Spiders – Shake Electric
Released by: Spinefarm Records
Released on: November 4th, 2014.
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Do you like rock n roll? If so, you’ll probably dig Spiders. They released their first album, Flashpoint, in 2012 and now, two years later, they’ve offered up their latest recording, appropriately titled Shake Electric. Hailing from Sweden, the band is made up of Ann-Sofie Hoyles on vocals, John Hoyles on guitar, Olle Griphammar on bass and Ricard Harryson on drums and Shake Electric continues the band’s tradition of providing a seriously catchy mix of seventies rock mixed up with early punk inspired noise. Think of the band as a mix of The Runaways, The Dictators and Kiss and you’re not going to be far off the mark.
So yeah, this second album starts off with Mad Dog, a quick two and a half minute track that kicks down the door nicely and pretty much works as a declaration of intent: Spiders are here to rock, they’re not screwing around. The title track, the longest track on the album, is more of the same. It’ll make you want to dance a bit, get your ass shaking and your fist pumping and you’ll be singing along in no time. Bleeding Heart continues what the first two songs commit to, just solid guitar-heavy riffing, a little bit of soloing to show off what these guys can do, killer bass and drums and Hoyles’ vocals hitting the right level of sexy, sultry and bad ass.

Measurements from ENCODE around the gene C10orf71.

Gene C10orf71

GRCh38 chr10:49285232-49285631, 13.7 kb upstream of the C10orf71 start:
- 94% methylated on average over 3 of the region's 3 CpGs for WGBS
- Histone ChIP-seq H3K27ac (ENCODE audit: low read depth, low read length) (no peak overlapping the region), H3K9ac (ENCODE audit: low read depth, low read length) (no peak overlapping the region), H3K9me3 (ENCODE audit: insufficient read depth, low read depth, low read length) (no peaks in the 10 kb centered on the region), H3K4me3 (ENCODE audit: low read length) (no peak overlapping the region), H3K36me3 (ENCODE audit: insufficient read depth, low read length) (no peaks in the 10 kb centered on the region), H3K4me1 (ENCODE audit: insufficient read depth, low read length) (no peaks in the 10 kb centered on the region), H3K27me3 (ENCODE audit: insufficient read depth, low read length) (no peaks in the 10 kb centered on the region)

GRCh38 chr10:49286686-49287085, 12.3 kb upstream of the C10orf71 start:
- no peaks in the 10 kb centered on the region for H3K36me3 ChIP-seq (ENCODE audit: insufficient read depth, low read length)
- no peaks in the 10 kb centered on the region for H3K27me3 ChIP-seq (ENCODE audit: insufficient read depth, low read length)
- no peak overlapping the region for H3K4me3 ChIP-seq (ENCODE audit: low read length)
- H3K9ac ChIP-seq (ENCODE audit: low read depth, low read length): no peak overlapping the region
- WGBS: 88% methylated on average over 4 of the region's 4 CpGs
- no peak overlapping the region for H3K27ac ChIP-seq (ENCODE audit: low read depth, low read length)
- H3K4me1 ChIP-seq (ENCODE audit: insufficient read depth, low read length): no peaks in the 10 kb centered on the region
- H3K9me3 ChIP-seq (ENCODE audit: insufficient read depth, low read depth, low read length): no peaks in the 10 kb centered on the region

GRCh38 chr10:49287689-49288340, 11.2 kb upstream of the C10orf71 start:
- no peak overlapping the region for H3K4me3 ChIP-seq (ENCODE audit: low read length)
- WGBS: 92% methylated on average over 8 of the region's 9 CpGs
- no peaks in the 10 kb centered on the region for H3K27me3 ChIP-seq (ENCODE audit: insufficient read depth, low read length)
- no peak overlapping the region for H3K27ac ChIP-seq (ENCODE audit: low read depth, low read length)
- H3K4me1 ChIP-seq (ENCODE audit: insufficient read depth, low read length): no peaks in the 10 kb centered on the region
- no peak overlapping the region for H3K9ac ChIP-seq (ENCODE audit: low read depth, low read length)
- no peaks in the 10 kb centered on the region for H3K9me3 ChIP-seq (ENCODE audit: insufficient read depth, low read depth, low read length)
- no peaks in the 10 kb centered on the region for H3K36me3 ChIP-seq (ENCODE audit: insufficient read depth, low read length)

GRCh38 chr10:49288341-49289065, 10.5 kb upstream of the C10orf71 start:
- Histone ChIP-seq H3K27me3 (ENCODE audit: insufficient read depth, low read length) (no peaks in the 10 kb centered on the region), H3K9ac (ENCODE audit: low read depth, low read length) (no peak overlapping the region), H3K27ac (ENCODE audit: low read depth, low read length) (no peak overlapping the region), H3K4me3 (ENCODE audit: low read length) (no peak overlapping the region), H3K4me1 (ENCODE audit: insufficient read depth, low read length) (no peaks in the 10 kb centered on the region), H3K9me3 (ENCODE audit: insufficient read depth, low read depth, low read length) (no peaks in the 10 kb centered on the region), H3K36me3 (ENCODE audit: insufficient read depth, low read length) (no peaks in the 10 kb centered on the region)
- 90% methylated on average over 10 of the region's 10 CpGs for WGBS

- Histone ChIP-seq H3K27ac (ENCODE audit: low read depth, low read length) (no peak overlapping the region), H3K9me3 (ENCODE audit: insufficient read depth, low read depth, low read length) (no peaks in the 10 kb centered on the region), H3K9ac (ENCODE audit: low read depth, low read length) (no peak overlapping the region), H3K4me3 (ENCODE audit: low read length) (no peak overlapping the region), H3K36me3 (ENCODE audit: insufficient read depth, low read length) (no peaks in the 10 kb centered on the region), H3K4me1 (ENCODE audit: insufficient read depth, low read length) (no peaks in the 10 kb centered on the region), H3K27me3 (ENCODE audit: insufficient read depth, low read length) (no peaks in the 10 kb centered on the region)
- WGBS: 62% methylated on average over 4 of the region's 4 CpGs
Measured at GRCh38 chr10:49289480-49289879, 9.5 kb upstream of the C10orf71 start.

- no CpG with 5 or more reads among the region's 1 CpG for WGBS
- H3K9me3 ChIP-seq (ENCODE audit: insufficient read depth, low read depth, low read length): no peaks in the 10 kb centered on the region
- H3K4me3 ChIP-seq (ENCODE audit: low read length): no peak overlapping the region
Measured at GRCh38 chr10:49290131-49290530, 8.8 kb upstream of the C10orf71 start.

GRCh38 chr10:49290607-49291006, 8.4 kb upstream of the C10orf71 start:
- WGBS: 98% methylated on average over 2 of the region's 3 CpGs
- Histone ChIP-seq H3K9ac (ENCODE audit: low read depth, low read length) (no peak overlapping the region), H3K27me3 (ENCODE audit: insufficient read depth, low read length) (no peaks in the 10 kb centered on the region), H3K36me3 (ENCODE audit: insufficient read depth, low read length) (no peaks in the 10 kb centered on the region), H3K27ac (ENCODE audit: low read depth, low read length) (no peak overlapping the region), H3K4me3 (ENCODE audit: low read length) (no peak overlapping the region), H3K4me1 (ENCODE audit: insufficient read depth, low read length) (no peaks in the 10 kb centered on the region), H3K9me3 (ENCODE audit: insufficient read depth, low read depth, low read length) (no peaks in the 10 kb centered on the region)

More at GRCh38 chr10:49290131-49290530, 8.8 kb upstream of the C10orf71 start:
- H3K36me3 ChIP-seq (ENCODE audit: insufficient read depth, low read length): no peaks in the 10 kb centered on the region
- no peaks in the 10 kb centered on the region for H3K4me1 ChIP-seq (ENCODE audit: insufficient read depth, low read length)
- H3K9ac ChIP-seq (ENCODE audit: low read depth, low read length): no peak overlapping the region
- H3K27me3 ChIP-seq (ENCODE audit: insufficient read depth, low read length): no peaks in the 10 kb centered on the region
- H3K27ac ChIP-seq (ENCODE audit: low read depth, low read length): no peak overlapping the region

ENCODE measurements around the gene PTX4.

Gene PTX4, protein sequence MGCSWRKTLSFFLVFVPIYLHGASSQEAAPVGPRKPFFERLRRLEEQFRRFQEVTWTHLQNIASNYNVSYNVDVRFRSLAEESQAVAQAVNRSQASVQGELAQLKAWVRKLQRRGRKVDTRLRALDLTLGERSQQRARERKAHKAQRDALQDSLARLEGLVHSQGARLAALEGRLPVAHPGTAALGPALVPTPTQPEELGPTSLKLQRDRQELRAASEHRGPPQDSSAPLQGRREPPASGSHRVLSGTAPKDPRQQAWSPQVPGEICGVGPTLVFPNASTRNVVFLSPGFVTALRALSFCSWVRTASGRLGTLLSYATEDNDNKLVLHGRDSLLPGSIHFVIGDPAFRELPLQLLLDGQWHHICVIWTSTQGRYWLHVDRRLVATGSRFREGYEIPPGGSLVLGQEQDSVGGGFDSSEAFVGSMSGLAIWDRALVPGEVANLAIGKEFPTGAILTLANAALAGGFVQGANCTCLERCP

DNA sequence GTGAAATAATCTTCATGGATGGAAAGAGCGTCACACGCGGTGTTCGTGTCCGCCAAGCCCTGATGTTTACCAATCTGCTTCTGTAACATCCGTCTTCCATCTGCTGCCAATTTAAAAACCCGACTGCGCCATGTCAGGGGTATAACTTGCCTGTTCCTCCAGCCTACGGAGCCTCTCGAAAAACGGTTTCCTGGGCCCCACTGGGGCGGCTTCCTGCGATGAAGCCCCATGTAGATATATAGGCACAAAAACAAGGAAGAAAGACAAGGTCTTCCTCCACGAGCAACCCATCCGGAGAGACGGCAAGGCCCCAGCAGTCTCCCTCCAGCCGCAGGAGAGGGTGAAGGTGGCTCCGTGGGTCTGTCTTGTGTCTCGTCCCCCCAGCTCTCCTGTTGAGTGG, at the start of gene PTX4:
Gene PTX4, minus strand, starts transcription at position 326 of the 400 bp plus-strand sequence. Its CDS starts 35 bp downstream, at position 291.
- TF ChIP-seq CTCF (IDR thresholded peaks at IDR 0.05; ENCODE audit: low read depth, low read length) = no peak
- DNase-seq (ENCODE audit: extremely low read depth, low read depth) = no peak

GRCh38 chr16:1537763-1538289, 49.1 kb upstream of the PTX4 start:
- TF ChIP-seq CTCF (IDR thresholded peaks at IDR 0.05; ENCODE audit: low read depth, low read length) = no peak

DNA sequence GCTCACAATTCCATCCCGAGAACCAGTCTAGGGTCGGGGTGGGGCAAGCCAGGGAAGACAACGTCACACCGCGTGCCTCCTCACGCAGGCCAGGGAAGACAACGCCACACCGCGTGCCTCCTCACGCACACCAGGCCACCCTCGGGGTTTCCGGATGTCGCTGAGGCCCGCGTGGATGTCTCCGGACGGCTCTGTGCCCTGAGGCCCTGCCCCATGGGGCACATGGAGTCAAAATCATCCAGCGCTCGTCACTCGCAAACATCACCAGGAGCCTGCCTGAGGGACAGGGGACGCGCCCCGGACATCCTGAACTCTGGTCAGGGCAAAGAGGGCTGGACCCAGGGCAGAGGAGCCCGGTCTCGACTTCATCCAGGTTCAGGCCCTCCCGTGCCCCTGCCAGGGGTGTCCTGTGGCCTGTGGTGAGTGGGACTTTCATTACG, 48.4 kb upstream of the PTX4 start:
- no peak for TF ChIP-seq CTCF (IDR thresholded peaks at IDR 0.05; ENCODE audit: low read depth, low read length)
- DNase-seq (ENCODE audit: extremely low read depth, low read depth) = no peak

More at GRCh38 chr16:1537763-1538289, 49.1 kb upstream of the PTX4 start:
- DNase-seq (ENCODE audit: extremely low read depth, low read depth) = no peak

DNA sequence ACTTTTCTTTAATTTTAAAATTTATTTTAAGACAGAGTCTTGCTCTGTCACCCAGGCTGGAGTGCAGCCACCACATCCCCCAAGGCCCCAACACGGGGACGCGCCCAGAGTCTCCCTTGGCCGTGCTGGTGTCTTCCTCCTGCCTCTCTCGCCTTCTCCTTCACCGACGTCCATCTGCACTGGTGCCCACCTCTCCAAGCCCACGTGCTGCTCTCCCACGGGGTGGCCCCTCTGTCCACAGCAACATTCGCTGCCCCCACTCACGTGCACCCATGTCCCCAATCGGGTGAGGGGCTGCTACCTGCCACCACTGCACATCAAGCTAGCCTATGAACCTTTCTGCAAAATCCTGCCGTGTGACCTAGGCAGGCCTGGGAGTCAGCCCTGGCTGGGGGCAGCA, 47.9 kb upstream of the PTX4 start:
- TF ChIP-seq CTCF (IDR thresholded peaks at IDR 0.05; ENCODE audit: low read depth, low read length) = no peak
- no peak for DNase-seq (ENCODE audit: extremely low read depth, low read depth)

Only You Skin and Lonely Nights both channel early Kiss in great ways but mix in some glam influences, T-Rex and Bowie in his prime both factor in here. Back On The Streets is a stand out track for Harryson’s drumming skills, as he keeps the rhythm just as he should but spices things up a bit with some cowbell. It’s hard to overdo it on the cowbell, it just works here. Things get a little faster and a bit more aggressive with Control. The guitars are fast, chunky and just full of riffing but there’s some quality soloing here too – not too much, not enough to get pretentious (this band is anything but pretentious, they bring it down to a very basic, primal level in a lot of ways) but enough to let you know that, yeah, John Holyes has got some pretty serious skills.
As the album comes towards its close, Give Up The Fight slows things down just a little bad. It’s hardly a ballad but it does have a sort of ‘mid-tempo rocker’ feel to it. You can definitely hear the influence of seventies era Heart here, it’s sort of got a Barracuda vibe to it. The band slows things down even more on Hard Times, which is definitely the song to show off Hoyles’ diversity as a vocalist. Her range here is very impressive, at times channeling almost a Janis Joplin style but without going over the top, which would have ruined an otherwise very soulful song. This isn’t the one to put on when you want to live it up, it’s a bit of a crooner, really, but it’s nicely done.
The album finishes off with War Of The World, which once again brings us back to pure, unfiltered rock n roll territory. It’s fast, it’s a bit raw, it’s got great playing and strong vocals and it serves as a great way to close the record, a really fun collection of songs that are nigh-impossible not to have fun with. These guys have got a throwback/retro style to be sure, but they do what they do really well. Here’s hoping they’re around for a long time to come.
And a video for Mad Dog!